TCS Daily

Winning Iraq's Future Is Worth Losing in '06

By Uriah Kriegel - December 13, 2005 12:00 AM

Right after the 9-11 attacks, as the Bush administration was readying us for war in Afghanistan, the hard left remarked that the Taliban's al Qaeda haven was all America's fault anyway. Opposition to the Afghan war at that time was tamer then than the anti-war movement that was to emerge from the Iraq debate. Still, the same core group of people who busied themselves previously with anti-globalization efforts had found in the trigger-happy Bush administration a big target for criticism.

We were reminded countless times how, during the Soviet invasion of Afghanistan in the 80s, America trained and equipped the very same Afghan troublemakers who later built the terrorist camps in Afghanistan. America was faulted for not caring enough after the Soviet withdrawal to stay longer in Afghanistan in order to exercise positive influence. Such a mindset -- short-sighted and narrowly self-interested -- is at least partly to blame for why America was hit on 9/11. The Afghans of today should not pay the price for the mistakes of America's past foreign policy failures... Or so the argument went.

The same sort of argument appeared during the Iraq debate. Bush 43 cited the misery of Iraqis under Saddam's regime as part of the justification for attacking that regime. But wasn't America itself to blame for so much of that misery? After all, it was Bush 41 who stoked the fires of a Shia rebellion during the First Gulf War, only to abandon it as soon as he had struck an agreement with Saddam. The Shia, who made the mistake of cooperating with the Americans, were to pay dearly at the unforgiving hands of Saddam's henchmen. America, meanwhile, was nowhere to be found when its former allied needed help. As soon as the American interest was served, America disappeared. The US had thus squandered its moral mandate to initiate another war in Iraq.

But just as America had not abolished slavery in 1851 was never a reason for not doing so in 1861, so the fact that America had made missteps in Afghanistan in 1986 was never a reason for not doing the right thing in 2001. And the fact that it had done the wrong thing in Iraq in 1991 was never a reason for not doing the right thing in 2003. Yet the critics had a point. It was truly a major error, ethically as well as geopolitically, for America to have failed the people of Afghanistan and Iraq the way it did -- and it was a mistake that would come back to haunt us eventually.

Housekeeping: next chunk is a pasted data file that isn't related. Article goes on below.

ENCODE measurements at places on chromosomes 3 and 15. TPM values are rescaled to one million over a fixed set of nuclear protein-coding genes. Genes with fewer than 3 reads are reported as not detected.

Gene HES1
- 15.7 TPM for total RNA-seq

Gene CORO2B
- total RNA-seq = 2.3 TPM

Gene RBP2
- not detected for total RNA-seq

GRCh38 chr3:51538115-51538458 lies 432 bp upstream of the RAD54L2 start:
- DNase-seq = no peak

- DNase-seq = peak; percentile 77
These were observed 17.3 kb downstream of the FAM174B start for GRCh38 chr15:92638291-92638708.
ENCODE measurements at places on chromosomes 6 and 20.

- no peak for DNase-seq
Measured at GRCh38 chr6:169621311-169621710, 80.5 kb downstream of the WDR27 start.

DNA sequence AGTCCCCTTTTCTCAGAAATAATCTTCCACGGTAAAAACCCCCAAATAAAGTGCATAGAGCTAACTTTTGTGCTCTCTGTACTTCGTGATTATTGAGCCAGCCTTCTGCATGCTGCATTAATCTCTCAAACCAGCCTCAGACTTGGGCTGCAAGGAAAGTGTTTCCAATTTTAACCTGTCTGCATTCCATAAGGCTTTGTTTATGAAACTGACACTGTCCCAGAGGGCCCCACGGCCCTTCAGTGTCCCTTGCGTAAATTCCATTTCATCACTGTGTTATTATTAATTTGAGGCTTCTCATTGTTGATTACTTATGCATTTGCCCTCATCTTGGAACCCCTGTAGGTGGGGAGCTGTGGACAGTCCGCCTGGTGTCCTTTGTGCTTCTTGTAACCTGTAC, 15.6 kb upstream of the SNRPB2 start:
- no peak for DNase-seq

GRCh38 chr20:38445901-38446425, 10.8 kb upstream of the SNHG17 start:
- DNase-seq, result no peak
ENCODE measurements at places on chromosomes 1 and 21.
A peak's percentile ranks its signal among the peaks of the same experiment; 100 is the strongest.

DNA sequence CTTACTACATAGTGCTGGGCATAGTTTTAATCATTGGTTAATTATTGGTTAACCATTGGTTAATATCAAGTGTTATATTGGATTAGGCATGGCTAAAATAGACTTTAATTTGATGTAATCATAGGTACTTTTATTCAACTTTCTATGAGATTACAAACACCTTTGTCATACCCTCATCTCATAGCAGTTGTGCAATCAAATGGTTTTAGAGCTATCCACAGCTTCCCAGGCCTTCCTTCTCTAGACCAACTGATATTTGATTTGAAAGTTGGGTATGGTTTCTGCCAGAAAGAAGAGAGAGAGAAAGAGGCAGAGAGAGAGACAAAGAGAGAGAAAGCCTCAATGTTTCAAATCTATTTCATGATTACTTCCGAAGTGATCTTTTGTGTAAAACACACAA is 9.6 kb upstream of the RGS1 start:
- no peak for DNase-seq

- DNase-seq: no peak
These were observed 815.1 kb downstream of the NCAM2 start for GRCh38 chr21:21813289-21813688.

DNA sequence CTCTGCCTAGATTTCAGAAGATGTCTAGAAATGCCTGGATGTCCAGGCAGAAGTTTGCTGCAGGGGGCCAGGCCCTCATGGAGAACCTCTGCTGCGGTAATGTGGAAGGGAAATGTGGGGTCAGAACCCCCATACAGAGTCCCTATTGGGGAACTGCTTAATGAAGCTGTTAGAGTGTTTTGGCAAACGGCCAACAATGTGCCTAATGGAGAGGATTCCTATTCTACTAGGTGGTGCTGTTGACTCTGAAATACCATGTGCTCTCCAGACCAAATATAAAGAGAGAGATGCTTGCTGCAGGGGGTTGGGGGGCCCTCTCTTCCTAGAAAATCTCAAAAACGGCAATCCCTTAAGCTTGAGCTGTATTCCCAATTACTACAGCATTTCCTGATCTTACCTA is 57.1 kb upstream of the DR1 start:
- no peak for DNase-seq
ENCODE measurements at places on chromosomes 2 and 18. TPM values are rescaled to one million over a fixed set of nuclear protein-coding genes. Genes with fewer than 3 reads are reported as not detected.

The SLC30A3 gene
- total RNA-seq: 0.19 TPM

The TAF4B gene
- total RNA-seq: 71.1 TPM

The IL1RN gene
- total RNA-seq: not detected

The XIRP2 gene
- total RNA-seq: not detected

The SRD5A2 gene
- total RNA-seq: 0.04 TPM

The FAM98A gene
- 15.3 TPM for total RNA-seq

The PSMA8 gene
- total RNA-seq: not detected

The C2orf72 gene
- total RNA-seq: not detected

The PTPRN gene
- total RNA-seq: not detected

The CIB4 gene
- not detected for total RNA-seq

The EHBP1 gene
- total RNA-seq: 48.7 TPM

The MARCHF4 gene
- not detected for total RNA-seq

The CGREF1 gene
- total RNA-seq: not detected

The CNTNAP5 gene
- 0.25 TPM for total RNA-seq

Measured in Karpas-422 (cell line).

You would think the moral of the story would be clearer, i.e. don't cut and run again. In other words -- having gone into Afghanistan and Iraq in 2001 and 2003 - don't leave as soon as the American interest, narrowly defined, has been satisfied. The Taliban is out and there are no al Qaeda camps in Afghanistan. Saddam is down and there are no WMDs in Iraq. By some measures, this is all that matters to the American interest. If, however, we are to learn from our recent history in the region, it is imperative that we stay in Afghanistan and Iraq and see them through to democratization, the rule of law, responsible governance, and popular empowerment. Even when our direct, short-term interests are no longer at stake, it's clear that our long term interests matter too.

Curiously, though, the very same people who had pointed to our foreign policy mistakes in Afghanistan and Iraq now insist that we ought to leave them immediately (i.e. make the same mistakes again). In a bit of intellectual wizardry as spectacular as it is shameless, the hard left is demanding today that we abandon Hamid Karzai, Ibrahim Jaafari, Jalal Talabani, and all of our new allies in the Afghan and Iraqi governments. Furthermore, they are attempting to capitalize on the fact that so much of the glory has been drained from the current military operations, as all that is left is the often plodding, grinding and costly work of nation-building. Your average voter, bored with such grinding and suffering from myopia, is starting to agree with the left.

If the antiwar elites so eager to pull out of the region have their way, our next generation will be able to cite the consequences as a foreign policy failure of the Bush Administration. And the left will again use such facts in condemnation of America when the subsequent wave of global terrorism arrives on our shores.

Thankfully, there are counterweights to those elites. There are people who do their utmost every day to keep the public's eye on the prize and its focus on the big picture. Sometimes it's tough. But there's one claim that conservative commentators have failed to make with sufficient emphasis: winning the war in Iraq is worth losing the midterm elections of 2006.

Many have attempted to evade the dilemma by insisting that Bush would actually be rewarded in next year's poll if he sticks to his guns. While this may turn out to be the case, it may not. And it is important that the conservative movement keep its priorities clear at this in critical juncture. The discussion about the greater Middle East depends on selling initiatives in the long-term. But the first priority must be to see that the job gets done in Iraq and Afghanistan. If they fail, the other conversations will be over.

Uriah Kriegel teaches philosophy at the University of Sydney.


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